Samsung’s 970 Pro delivers the familiar speed that I expect from a flagship drive – but the gap between this SSD, its predecessors and its competition is slimmer than ever.
In CrystalDiskMark, for instance, the 970 Pro returned a sequential read pace of 3567MB/s. That’s a fantastic result, but it’s essentially the same speed as the cheaper 970 Evo – and it’s only about 100MB/s faster than last year’s 960 Pro.
There’s a larger gap between the 970 Pro and the 970 Evo when reading smaller files. Its 4K read pace of 60MB/s easily beat the 49MB/s recorded by the Evo. In another CrystalDiskMark test, 4KiB Q8T8, the Pro’s 1381MB/s read speed was more than 300MB/s ahead.
The 970 Pro’s sequential write pace of 2,336MB/s is another excellent result, and its 4K write speed of 173MB/s is good, too – but it’s another area where the 970 Evo is similarly impressive. The 970 Evo’s sequential write speed of 2495MB/s is actually better, and its 4K write pace of 168MB/s isn’t far behind the 970 Pro.
The 970 Pro did manage to outpace its predecessor, which could only manage a sequential write pace of 2157MB/s.
The 970 Pro impressed in Atto, which is a benchmark that tests an SSD’s read and write speeds across a huge variety of file sizes.
In read tests the 970 Pro got past the 1000MB/s mark by the time it was handling 16KB files, and it hit its peak speed of 3340MB/s at the 512KB point – and it maintained that pace all the way to 64MB. That’s better than the 970 Evo, which was a little slower to accelerate and could only manage a peak read speed of 3010MB/s. However, in this test the 970 Pro was no faster than the 960 Pro, which topped out at 3347MB/s.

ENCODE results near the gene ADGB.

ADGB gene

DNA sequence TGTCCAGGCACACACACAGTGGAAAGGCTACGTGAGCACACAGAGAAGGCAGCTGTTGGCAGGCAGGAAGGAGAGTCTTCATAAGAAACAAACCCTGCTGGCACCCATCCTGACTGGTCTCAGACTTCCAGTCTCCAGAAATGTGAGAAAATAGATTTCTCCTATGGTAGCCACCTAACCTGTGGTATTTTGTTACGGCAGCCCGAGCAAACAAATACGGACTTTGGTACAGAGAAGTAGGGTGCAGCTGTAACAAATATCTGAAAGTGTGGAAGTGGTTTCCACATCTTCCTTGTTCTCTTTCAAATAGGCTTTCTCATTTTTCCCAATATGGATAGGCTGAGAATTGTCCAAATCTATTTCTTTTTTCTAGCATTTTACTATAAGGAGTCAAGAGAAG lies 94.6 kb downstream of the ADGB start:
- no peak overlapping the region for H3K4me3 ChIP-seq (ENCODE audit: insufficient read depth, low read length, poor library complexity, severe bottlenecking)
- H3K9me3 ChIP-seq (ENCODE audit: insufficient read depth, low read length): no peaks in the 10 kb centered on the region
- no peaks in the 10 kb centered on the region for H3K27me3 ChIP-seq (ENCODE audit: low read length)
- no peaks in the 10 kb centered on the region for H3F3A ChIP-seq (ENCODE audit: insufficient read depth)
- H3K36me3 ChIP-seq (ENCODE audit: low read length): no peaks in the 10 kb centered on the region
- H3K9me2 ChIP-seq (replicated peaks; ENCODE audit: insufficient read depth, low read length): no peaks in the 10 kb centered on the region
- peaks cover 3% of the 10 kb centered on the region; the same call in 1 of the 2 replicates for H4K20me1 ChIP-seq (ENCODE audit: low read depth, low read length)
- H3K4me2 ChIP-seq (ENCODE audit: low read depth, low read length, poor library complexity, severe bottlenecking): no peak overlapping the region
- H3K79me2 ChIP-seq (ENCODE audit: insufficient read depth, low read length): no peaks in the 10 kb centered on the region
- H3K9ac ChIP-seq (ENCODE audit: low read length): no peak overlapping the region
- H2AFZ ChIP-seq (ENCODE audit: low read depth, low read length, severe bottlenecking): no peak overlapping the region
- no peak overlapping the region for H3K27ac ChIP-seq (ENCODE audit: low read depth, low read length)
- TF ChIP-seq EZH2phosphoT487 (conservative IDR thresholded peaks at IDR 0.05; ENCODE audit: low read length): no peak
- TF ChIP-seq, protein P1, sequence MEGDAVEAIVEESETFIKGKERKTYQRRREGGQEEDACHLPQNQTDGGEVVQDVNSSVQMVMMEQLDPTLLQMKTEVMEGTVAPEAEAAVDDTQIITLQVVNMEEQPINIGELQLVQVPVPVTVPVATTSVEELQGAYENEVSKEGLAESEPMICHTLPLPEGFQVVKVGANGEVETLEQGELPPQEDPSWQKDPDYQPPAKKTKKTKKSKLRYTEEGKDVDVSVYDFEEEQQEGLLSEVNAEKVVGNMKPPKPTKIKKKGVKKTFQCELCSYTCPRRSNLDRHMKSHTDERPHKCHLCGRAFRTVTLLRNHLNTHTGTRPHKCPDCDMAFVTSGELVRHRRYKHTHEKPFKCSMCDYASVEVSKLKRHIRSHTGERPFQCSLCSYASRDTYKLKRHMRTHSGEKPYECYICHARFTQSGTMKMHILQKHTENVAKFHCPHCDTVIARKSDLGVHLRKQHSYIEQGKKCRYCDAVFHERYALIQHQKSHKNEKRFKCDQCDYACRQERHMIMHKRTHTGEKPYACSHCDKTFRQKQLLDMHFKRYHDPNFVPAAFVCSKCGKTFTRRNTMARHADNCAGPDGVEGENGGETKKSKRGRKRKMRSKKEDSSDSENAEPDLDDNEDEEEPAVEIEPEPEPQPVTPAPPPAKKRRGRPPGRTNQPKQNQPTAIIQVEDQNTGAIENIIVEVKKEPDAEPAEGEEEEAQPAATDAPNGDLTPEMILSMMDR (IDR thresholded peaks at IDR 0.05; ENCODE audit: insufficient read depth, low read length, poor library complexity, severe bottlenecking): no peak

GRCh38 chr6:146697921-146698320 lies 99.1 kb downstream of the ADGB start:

When writing files, the 970 Pro got beyond 1000MB/s when writing 32KB files and hit its top speed of 2180MB/s during the 64KB portion of the test – so it’s clearly a quick accelerator. That top speed, however, is barely ahead of the 960 Pro, which managed 2150MB/s – and it’s actually behind the 970 Evo, which topped out with an Atto write pace of 2320MB/s.
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Why Buy the Samsung 970 Pro 512GB?
Samsung’s latest flagship SSD is one of the fastest drives I’ve ever seen, but market forces mean that it’s trickier than ever to recommend to the average user.
While it does have exceptional speed, for instance, it’s hardly faster than the 970 Evo in many tests – and in some benchmarks it’s not far ahead of last year’s 960 Pro.
The 970 Pro doesn’t streak ahead in benchmarks, but it does have far better endurance ratings than its rivals. That’s important in high-end systems where the SSD will be dealing with huge workloads.
If you are building a workstation system or another kind of high-end machine, the 970 Pro’s great speed and impressive endurance ratings justify its lofty price. For everyone else, the 970 Evo is more affordable and just as fast – and, therefore, a better option.
Samsung’s latest flagship SSD delivers familiar, huge speeds in every benchmark, but it’s barely quicker than the 970 Evo – and, in some cases, not much faster than the 960 Pro, either. The huge endurance rating goes some way to justifying the cost for workstations and high-end productivity PCs, but most other customers are better off saving cash by opting for the 970 Evo instead.